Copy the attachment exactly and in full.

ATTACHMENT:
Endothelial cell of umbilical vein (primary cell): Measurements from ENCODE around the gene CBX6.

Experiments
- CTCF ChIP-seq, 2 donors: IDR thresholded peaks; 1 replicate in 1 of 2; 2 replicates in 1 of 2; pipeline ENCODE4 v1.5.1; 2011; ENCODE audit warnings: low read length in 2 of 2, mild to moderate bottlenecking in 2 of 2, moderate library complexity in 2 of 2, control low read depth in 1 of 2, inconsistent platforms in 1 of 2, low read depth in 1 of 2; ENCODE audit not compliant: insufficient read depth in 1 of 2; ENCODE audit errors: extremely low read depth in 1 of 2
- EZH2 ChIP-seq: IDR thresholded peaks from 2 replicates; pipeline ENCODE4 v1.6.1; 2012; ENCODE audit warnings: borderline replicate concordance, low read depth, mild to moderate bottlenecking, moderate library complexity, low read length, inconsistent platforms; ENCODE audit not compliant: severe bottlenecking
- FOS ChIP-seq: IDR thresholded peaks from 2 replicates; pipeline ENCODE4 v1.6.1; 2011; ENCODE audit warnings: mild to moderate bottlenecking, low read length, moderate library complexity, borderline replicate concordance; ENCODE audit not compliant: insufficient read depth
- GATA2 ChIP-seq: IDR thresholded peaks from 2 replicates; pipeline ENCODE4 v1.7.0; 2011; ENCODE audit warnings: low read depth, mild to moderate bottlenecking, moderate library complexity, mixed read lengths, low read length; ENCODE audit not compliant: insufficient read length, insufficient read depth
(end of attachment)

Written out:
Endothelial cell of umbilical vein (primary cell): Measurements from ENCODE around the gene CBX6.

Experiments
- CTCF ChIP-seq, 2 donors: IDR thresholded peaks; 1 replicate in 1 of 2; 2 replicates in 1 of 2; pipeline ENCODE4 v1.5.1; 2011; ENCODE audit warnings: low read length in 2 of 2, mild to moderate bottlenecking in 2 of 2, moderate library complexity in 2 of 2, control low read depth in 1 of 2, inconsistent platforms in 1 of 2, low read depth in 1 of 2; ENCODE audit not compliant: insufficient read depth in 1 of 2; ENCODE audit errors: extremely low read depth in 1 of 2
- EZH2 ChIP-seq: IDR thresholded peaks from 2 replicates; pipeline ENCODE4 v1.6.1; 2012; ENCODE audit warnings: borderline replicate concordance, low read depth, mild to moderate bottlenecking, moderate library complexity, low read length, inconsistent platforms; ENCODE audit not compliant: severe bottlenecking
- FOS ChIP-seq: IDR thresholded peaks from 2 replicates; pipeline ENCODE4 v1.6.1; 2011; ENCODE audit warnings: mild to moderate bottlenecking, low read length, moderate library complexity, borderline replicate concordance; ENCODE audit not compliant: insufficient read depth
- GATA2 ChIP-seq: IDR thresholded peaks from 2 replicates; pipeline ENCODE4 v1.7.0; 2011; ENCODE audit warnings: low read depth, mild to moderate bottlenecking, moderate library complexity, mixed read lengths, low read length; ENCODE audit not compliant: insufficient read length, insufficient read depth